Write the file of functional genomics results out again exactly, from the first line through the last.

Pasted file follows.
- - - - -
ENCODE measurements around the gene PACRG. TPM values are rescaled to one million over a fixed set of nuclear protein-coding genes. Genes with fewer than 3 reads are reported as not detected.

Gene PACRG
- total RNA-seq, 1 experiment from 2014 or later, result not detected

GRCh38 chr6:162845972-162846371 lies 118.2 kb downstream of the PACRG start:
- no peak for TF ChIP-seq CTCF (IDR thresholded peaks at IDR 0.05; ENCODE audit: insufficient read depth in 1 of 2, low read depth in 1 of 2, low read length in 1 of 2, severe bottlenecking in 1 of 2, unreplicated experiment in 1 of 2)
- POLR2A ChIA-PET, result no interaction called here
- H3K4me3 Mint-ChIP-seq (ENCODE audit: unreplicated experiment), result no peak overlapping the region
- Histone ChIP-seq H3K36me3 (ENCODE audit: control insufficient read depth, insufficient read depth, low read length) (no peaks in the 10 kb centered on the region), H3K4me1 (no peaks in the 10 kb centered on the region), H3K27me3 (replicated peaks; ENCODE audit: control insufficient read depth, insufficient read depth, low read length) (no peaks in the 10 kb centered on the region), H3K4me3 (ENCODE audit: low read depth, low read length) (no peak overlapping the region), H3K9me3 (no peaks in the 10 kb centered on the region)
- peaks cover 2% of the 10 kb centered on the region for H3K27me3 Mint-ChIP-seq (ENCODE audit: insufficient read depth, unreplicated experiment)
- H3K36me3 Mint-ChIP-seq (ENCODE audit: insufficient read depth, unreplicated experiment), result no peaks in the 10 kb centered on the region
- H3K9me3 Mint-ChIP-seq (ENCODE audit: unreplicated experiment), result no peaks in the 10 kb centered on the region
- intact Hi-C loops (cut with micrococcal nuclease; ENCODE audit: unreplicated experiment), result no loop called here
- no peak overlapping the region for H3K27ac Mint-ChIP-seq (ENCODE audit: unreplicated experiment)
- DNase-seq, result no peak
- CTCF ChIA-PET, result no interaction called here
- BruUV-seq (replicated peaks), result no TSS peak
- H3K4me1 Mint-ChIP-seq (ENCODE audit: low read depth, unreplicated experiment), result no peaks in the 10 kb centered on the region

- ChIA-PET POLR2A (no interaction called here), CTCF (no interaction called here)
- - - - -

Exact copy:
ENCODE measurements around the gene PACRG. TPM values are rescaled to one million over a fixed set of nuclear protein-coding genes. Genes with fewer than 3 reads are reported as not detected.

Gene PACRG
- total RNA-seq, 1 experiment from 2014 or later, result not detected

GRCh38 chr6:162845972-162846371 lies 118.2 kb downstream of the PACRG start:
- no peak for TF ChIP-seq CTCF (IDR thresholded peaks at IDR 0.05; ENCODE audit: insufficient read depth in 1 of 2, low read depth in 1 of 2, low read length in 1 of 2, severe bottlenecking in 1 of 2, unreplicated experiment in 1 of 2)
- POLR2A ChIA-PET, result no interaction called here
- H3K4me3 Mint-ChIP-seq (ENCODE audit: unreplicated experiment), result no peak overlapping the region
- Histone ChIP-seq H3K36me3 (ENCODE audit: control insufficient read depth, insufficient read depth, low read length) (no peaks in the 10 kb centered on the region), H3K4me1 (no peaks in the 10 kb centered on the region), H3K27me3 (replicated peaks; ENCODE audit: control insufficient read depth, insufficient read depth, low read length) (no peaks in the 10 kb centered on the region), H3K4me3 (ENCODE audit: low read depth, low read length) (no peak overlapping the region), H3K9me3 (no peaks in the 10 kb centered on the region)
- peaks cover 2% of the 10 kb centered on the region for H3K27me3 Mint-ChIP-seq (ENCODE audit: insufficient read depth, unreplicated experiment)
- H3K36me3 Mint-ChIP-seq (ENCODE audit: insufficient read depth, unreplicated experiment), result no peaks in the 10 kb centered on the region
- H3K9me3 Mint-ChIP-seq (ENCODE audit: unreplicated experiment), result no peaks in the 10 kb centered on the region
- intact Hi-C loops (cut with micrococcal nuclease; ENCODE audit: unreplicated experiment), result no loop called here
- no peak overlapping the region for H3K27ac Mint-ChIP-seq (ENCODE audit: unreplicated experiment)
- DNase-seq, result no peak
- CTCF ChIA-PET, result no interaction called here
- BruUV-seq (replicated peaks), result no TSS peak
- H3K4me1 Mint-ChIP-seq (ENCODE audit: low read depth, unreplicated experiment), result no peaks in the 10 kb centered on the region

- ChIA-PET POLR2A (no interaction called here), CTCF (no interaction called here)